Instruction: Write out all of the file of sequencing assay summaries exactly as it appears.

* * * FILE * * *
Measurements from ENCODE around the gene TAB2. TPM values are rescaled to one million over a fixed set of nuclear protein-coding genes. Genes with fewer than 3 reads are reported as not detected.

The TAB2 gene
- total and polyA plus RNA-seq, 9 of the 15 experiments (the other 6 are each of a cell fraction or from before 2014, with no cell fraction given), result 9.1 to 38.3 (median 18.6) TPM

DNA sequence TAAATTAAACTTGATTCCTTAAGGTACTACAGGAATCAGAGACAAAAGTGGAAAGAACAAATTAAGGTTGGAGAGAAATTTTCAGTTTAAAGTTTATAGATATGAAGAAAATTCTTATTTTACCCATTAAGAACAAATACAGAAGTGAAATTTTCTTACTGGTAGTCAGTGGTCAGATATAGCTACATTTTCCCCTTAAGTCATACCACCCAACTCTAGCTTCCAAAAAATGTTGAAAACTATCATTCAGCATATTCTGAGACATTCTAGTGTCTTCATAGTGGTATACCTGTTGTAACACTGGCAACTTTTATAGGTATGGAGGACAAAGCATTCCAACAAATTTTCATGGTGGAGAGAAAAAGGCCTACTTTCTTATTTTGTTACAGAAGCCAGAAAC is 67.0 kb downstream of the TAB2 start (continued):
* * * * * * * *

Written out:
Measurements from ENCODE around the gene TAB2. TPM values are rescaled to one million over a fixed set of nuclear protein-coding genes. Genes with fewer than 3 reads are reported as not detected.

The TAB2 gene
- total and polyA plus RNA-seq, 9 of the 15 experiments (the other 6 are each of a cell fraction or from before 2014, with no cell fraction given), result 9.1 to 38.3 (median 18.6) TPM

DNA sequence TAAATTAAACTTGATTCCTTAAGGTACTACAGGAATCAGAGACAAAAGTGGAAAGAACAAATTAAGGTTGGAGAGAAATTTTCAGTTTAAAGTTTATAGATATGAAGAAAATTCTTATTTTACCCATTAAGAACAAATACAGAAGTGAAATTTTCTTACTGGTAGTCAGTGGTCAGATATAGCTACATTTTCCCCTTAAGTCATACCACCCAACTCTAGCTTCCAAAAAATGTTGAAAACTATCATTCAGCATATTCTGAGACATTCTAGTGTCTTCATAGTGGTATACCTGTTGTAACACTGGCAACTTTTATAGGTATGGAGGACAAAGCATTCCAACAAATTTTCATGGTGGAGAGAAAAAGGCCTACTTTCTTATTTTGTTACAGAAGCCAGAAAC is 67.0 kb downstream of the TAB2 start (continued):